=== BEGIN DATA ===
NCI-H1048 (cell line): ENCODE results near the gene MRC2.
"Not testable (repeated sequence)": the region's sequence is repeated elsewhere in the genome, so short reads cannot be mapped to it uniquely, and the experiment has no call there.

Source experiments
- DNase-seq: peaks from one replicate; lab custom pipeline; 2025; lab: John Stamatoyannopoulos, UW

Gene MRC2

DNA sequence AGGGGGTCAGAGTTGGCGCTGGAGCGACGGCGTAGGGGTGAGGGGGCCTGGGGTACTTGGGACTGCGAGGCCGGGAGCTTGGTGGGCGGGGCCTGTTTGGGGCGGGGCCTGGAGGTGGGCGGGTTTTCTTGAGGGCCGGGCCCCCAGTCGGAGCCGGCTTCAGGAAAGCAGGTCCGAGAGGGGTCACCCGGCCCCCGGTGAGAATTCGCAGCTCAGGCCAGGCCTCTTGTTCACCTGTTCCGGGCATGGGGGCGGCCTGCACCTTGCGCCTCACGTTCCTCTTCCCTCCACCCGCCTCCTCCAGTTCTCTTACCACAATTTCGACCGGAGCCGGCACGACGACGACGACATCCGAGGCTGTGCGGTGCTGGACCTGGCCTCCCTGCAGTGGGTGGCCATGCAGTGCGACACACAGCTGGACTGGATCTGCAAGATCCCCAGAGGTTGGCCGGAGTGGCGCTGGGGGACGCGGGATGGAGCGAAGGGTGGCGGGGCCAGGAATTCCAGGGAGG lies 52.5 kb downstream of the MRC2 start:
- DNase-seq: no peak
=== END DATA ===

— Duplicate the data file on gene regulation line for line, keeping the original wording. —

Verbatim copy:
NCI-H1048 (cell line): ENCODE results near the gene MRC2.
"Not testable (repeated sequence)": the region's sequence is repeated elsewhere in the genome, so short reads cannot be mapped to it uniquely, and the experiment has no call there.

Source experiments
- DNase-seq: peaks from one replicate; lab custom pipeline; 2025; lab: John Stamatoyannopoulos, UW

Gene MRC2

DNA sequence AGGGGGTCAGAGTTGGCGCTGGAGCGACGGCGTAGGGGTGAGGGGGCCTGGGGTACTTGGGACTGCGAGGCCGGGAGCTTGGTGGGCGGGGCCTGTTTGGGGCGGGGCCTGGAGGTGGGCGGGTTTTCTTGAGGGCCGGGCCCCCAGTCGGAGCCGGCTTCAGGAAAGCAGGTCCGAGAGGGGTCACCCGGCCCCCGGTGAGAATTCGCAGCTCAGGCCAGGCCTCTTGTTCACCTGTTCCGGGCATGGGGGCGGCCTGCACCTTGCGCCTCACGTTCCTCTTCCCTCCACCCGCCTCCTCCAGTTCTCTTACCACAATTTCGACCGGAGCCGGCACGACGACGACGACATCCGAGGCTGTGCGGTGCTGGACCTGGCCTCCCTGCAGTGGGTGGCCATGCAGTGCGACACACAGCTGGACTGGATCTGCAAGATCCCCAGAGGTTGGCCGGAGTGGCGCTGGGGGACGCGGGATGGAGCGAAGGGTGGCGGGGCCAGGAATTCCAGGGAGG lies 52.5 kb downstream of the MRC2 start:
- DNase-seq: no peak